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GROOVED TAPPET - SEE PHOTOS

PostPosted: Sun Feb 05, 2006 9:59 pm
by poiuyt
I just added an album called TWIN CAM TAPPET with scans of the grooved
tappet I pulled out of the engine on Saturday. None of the other
tappeta are damaged and the cam lobe is ok.

I'm guessing the tappet was defective because there was no shortage of
oil in the head.

By the way - I wound up removing the gear because I could not get
enough slack to lift the chain off the gear, even though I backed the
adjuster all the way out. Did not give me any problem at all - let's
hope it goes back the same way!

I have the chain wedged in place with a block of wood to keep it on all
of the other gears.

Steve B.

GROOVED TAPPET - SEE PHOTOS

PostPosted: Mon Feb 06, 2006 1:46 am
by "Tim Engel"
"Steve B" <***@***.***> wrote:
(Snip)...
I'm guessing the tappet was defective because
there was no shortage of oil in the head.


Steve,

Wow! That's much more erosion than I was expecting... sorta re-defines
"groove". Trench, maybe. There's a lot of metal missing and it had no
where to go but into the engine. Regardless of how localized the original
damage is found to be, there should be real concern for the collateral
damage all the bits of iron could still do in the future if not removed.

A proper fix should involve an engine tear down and thorough cleaning. All
the oil passages, the hollow parts (cams, crank, etc), the oil pump, the
oil cooler and hoses... everything the circulating oil touches must be
cleaned. Brushed, not just flushed.

It's a leap to assume the tappet is the root cause simply because there was
no shortage of oil. I suspect there's more at work in there than just
friction/wear and I'm not confident that replacing that tappet will correct
the problem. If the valve was replaced, measure it to make sure the
retainer groove wasn't cut too low. If the valve spring was replaced,
measure it's compressed-solid length to make sure it's not too long.
Either of those conditions could cause the spring to go coil-bound before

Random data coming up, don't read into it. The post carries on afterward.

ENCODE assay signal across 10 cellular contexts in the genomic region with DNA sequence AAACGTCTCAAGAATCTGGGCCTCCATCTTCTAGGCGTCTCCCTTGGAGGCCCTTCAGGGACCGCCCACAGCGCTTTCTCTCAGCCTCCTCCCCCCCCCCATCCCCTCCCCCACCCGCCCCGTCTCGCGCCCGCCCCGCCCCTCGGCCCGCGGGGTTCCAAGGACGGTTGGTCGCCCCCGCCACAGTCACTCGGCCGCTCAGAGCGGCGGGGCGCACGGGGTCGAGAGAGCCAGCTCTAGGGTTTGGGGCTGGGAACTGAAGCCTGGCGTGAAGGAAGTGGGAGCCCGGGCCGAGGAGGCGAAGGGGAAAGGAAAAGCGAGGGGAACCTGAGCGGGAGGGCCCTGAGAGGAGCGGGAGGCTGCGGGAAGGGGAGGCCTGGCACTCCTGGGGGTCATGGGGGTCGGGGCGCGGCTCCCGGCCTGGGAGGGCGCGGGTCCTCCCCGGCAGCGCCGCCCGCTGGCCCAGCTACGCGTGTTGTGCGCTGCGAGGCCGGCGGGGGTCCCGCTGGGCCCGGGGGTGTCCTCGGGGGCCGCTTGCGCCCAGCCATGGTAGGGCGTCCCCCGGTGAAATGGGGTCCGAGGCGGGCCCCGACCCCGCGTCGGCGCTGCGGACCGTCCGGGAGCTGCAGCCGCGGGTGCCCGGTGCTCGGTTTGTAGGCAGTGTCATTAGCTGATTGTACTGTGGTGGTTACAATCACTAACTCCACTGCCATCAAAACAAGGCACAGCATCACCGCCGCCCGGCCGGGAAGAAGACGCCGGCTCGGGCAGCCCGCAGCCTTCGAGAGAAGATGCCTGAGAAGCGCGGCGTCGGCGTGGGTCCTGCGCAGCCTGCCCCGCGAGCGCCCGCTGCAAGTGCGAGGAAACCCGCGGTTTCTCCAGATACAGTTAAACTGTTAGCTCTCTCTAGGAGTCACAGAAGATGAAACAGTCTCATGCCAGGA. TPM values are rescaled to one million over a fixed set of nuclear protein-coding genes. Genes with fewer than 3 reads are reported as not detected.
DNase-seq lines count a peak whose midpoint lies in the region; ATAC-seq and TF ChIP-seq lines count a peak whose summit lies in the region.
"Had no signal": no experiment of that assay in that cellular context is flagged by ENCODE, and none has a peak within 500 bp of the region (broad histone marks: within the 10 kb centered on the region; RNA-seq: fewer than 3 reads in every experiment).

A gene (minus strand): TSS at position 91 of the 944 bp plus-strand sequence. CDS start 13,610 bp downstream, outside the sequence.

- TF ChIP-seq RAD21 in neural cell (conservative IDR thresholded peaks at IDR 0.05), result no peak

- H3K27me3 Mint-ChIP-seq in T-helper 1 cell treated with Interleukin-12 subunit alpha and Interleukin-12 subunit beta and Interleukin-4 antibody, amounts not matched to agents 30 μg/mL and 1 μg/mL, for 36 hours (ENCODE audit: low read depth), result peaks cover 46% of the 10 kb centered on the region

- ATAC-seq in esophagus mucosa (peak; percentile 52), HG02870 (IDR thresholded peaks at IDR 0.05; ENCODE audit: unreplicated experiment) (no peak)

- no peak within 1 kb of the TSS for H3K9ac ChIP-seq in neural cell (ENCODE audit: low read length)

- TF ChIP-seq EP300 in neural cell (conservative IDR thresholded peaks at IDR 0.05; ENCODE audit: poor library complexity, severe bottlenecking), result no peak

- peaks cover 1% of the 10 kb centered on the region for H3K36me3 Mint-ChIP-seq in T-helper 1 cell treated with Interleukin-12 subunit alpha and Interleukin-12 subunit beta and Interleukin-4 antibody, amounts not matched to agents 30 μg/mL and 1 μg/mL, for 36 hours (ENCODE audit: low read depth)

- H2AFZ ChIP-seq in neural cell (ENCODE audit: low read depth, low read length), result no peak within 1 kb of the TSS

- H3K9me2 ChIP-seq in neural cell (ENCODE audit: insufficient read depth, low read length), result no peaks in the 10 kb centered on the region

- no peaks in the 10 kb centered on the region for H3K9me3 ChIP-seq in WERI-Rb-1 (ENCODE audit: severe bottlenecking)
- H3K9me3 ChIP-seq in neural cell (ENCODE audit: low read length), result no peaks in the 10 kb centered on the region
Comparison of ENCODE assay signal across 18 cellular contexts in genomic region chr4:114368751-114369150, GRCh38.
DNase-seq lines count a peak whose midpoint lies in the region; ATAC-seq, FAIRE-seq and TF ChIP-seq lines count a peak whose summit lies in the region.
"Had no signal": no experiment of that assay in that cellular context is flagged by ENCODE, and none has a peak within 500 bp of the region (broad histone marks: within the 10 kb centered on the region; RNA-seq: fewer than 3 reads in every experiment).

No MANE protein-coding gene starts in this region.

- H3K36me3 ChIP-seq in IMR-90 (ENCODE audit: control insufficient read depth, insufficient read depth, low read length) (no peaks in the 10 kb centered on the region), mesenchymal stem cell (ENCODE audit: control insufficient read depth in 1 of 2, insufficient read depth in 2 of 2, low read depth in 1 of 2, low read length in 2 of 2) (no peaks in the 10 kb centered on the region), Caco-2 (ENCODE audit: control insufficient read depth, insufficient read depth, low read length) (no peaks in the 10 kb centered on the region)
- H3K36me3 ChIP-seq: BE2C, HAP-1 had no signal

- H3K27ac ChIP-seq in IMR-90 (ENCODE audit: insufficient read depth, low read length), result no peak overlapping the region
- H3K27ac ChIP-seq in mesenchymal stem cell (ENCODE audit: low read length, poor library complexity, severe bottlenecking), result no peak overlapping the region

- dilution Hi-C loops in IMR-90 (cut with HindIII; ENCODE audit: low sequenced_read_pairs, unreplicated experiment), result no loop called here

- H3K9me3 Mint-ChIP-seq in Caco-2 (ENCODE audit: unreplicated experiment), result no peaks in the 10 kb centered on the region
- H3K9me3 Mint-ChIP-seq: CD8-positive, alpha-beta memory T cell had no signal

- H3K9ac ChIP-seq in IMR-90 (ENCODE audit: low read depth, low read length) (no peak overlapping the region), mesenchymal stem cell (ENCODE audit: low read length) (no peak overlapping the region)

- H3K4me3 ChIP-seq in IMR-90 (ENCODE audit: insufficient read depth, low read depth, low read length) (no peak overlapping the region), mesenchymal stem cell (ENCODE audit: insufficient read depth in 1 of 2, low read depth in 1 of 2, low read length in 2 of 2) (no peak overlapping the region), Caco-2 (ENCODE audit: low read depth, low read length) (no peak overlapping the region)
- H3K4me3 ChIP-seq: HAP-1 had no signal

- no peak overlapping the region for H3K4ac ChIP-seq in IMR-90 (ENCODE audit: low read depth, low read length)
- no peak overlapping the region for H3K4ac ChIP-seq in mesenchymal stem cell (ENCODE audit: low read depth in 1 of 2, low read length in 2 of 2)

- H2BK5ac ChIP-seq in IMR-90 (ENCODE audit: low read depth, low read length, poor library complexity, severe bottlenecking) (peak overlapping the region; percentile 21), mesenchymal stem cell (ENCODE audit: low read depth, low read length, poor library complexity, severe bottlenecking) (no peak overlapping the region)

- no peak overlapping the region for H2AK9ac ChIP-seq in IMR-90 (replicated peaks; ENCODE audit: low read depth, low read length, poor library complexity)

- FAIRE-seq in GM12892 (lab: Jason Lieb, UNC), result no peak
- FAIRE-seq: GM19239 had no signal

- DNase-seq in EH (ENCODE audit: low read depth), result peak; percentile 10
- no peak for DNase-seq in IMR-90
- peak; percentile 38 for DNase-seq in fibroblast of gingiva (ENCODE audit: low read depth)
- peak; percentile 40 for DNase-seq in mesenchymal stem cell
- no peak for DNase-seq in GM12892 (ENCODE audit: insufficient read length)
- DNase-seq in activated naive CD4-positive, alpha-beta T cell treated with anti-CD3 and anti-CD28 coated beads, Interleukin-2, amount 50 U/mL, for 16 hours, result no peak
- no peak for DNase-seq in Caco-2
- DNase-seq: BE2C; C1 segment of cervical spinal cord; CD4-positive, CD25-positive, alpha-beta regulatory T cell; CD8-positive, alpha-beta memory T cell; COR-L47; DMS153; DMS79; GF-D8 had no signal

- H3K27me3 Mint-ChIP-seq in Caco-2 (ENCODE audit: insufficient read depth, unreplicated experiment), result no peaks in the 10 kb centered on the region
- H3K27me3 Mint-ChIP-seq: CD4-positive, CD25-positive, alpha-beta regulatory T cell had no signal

the cam reaches full-open, and that would put huge loads into the tappet
and cam. Enough to crack the hardened top surface and cause it to flake
out.

The tappets are surface-hardened. If it was an original tappet that had
worked for years, then there's a low probability of it suddenly going soft
and wearing like that. If it was a replacement tappet that was dead soft
(defective), then it could have worn to that point in a short time. Have
an undamaged surface on the tappet checked for hardness. If it's hard,
then you need to be looking for other culprits before you re-assemble the
engine and call it good.

The top of a good tappet should appear smooth/ polished. In the photo,
the tappet's top surface looks "grainy". Like what you would see in the
fractured edge of a broken cast iron part. Is that what it really looks
like? Or am I seeing something else like oil deposits (that doesn't make
sense either). If the thin, case-hardened top surface cracked, flaked out
and exposed the plain cast iron below, then that sub-surface would wear
quickly. Again, in that case you would really want to know where those bits
of hardened surface went. They cannot be left in the engine.


"Steve B" <***@***.***> wrote:
By the way - I wound up removing the gear because I
could not get enough slack to lift the chain off the gear,